The Battle of Okinawa

The Battle of Okinawa

The Battle of Okinawa started in April 1945. The capture of Okinawa was part of a three-point plan the Americans had for winning the war in the Far East. Okinawa was to prove a bloody battle even by the standards of the war in the Far East but it was to be one of the major battles of World War Two.

Alongside, the territorial re-conquest of land in the Far East, the Americans wished to destroy what was left of Japan’s merchant fleet and use airstrips in the region to launch bombing raids on Japan’s industrial heartland.

Okinawa is the largest of the Ryukyus islands at the southern tip of Japan. Okinawa is about 60 miles long and between 2 and 18 miles wide. Its strategic importance could not be underestimated – there were four airfields on the island that America needed to control. America also faced the problem that they had not been able to get much intelligence information about Okinawa.

The Americans estimated that there were about 65,000 Japanese troops on the island – with the bulk in the southern sector of the island. In fact, there were over 130,000 Japanese troops on the island with more than 450,000 civilians. The Japanese troops on the island were commanded by Lieutenant- General Ushijima who had been ordered to hold onto the island at all costs.

Ushijima decided on his tactics – he would concentrate his forces in the southern sector of the island and station his men in a series of secure fortifications. If the Americans wanted to take these fortifications, they would have to attack the Japanese in a series of frontal assaults. Alongside the land side Japanese defences, the Japanese high command put their faith in the kamikazes which it was believed would inflict such serious casualties on the Americans in Okinawa that they would retreat.

The Americans land commander was Lieutenant-General Simon Bolivar Buckner. He had 180,000 men under his command. The bay selected for the American landing was Hagushi Bay on the western side of the island. As with Iwo Jima, the landings were preceded by a period of intense bombardment but America’s forces were also open to attack from Japanese fighters flying out of Taiwan or Japan itself.

The attack on Okinawa was scheduled for April 1st 1945. In the days leading up to it, the Americans had landed some units twenty miles southwest of Hagushi Bay to secure an anchorage. By March 31st, this landing force, comprising of the 77th Division, had secured its position.

Kamikaze attacks were being experienced by the American navy anchored off of Okinawa. Out of the 193 kamikaze plane attacks launched against the American fleet, 169 were destroyed. Those planes that got through did caused a great deal of damage especially to America’s carrier fleet that did not have armoured flight decks – unlike the British carriers. However, the destruction of so many kamikaze flights did a great deal to undermine the potential for damage that the kamikazes could have inflicted.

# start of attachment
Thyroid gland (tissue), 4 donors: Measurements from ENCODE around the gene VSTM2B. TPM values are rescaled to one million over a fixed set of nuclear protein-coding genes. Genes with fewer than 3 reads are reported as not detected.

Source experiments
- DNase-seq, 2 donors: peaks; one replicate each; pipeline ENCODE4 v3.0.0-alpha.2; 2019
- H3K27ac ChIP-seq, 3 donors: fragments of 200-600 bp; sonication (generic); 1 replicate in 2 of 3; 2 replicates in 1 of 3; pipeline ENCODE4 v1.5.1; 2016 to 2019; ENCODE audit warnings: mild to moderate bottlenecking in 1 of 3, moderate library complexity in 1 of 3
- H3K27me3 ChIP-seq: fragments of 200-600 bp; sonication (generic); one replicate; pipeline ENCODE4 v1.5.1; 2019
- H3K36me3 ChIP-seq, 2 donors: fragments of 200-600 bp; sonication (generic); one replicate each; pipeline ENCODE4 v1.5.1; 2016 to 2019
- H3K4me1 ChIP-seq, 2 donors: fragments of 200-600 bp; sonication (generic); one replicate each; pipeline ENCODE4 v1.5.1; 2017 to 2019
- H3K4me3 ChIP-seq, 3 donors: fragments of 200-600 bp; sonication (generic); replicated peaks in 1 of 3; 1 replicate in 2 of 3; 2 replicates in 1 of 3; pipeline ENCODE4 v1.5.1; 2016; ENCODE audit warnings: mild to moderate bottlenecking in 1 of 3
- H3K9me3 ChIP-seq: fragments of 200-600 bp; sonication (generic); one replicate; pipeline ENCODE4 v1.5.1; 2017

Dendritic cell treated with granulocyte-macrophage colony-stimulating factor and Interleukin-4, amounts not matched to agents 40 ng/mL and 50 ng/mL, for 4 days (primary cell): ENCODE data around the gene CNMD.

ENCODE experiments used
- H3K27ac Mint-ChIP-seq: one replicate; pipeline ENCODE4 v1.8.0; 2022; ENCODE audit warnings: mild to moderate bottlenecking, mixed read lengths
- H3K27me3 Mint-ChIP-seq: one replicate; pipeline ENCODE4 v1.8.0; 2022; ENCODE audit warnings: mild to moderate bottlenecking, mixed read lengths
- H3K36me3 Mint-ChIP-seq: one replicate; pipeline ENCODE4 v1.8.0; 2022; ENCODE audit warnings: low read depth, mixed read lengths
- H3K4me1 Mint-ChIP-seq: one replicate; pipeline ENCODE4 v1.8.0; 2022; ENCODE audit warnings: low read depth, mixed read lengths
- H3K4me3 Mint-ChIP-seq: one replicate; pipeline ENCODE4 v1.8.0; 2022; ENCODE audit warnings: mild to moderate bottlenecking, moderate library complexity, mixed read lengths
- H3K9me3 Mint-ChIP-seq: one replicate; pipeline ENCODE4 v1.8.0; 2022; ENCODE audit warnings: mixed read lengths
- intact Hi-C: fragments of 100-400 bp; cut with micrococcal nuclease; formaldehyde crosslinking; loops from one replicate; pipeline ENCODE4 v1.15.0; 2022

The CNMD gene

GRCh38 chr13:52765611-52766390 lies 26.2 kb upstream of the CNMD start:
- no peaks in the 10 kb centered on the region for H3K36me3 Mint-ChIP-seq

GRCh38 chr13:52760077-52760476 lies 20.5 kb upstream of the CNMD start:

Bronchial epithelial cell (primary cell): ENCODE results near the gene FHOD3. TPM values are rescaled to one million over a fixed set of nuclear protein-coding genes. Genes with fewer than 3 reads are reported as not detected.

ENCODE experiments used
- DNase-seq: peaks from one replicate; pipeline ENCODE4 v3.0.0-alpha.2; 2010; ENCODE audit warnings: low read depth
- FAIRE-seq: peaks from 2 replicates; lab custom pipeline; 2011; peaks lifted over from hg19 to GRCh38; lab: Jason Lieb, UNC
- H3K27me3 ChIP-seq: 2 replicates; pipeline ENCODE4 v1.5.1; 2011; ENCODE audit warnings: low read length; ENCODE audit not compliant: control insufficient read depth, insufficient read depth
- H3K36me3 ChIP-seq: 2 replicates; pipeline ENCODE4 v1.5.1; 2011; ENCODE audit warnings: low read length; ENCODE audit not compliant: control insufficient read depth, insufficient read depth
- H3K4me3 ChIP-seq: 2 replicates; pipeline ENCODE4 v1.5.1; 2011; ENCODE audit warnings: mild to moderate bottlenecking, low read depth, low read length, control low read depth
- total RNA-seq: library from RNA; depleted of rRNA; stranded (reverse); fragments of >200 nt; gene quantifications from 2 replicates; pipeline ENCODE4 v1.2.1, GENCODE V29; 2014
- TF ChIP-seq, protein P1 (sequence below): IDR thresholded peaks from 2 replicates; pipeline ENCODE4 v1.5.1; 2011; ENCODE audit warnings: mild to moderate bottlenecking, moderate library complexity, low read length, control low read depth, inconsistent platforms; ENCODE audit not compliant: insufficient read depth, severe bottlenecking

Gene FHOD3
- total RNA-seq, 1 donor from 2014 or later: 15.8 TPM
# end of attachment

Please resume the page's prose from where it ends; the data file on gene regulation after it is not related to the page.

For the actual invasion, America had gathered together 300 warships and 1,139 other ships. The first landing of Marines did take place on April 1st. They met little opposition and by the end of the day 60,000 American military personnel had landed at Hagushi Bay. By April 20th, all Japanese resistance in the north of the island had been eradicated except for some guerrilla activity.

The real battle for Okinawa was in the south of the island. On April 4th the XIV Corps (US 7th, 27th, 77th and 96th infantry divisions) ran into the Machinato line. This brought to a halt the advance of the Americans in the south of Okinawa. The Machinato line was finally breached on April 24th. However, it then had to confront the Shuri Line which further slowed the American advance. Together with the success of the kamikazes who had sunk 21 American warships and badly damaged 66 other warships, American forces experienced heavy losses.

On May 3rd, Ushijima ordered a counter-attack but this failed. By May 21st, Ushijima ordered his men to pull back from the Shuri Line. However, the resistance by the Japanese stood firm. It was only into June that it became obvious that the Japanese had lost the fight for Okinawa. On July 2nd, Okinawa was declared secure by the Americans – Ushijima had committed suicide some days before this.


The American flag planted in Okinawa

The attack on Okinawa had taken a heavy toll on both sides. The Americans lost 7,373 men killed and 32,056 wounded on land. At sea, the Americans lost 5,000 killed and 4,600 wounded. The Japanese lost 107,000 killed and 7,400 men taken prisoner. It is possible that the Japanese lost another 20,000 dead as a result of American tactics whereby Japanese troops were incinerated where they fought.

The Americans also lost 36 ships. 368 ships were also damaged. 763 aircraft were destroyed. The Japanese lost 16 ships sunk and over 4,000 aircraft were lost.


MLA Citation/Reference

"The Battle of Okinawa". HistoryLearningSite.co.uk. 2011. Web.






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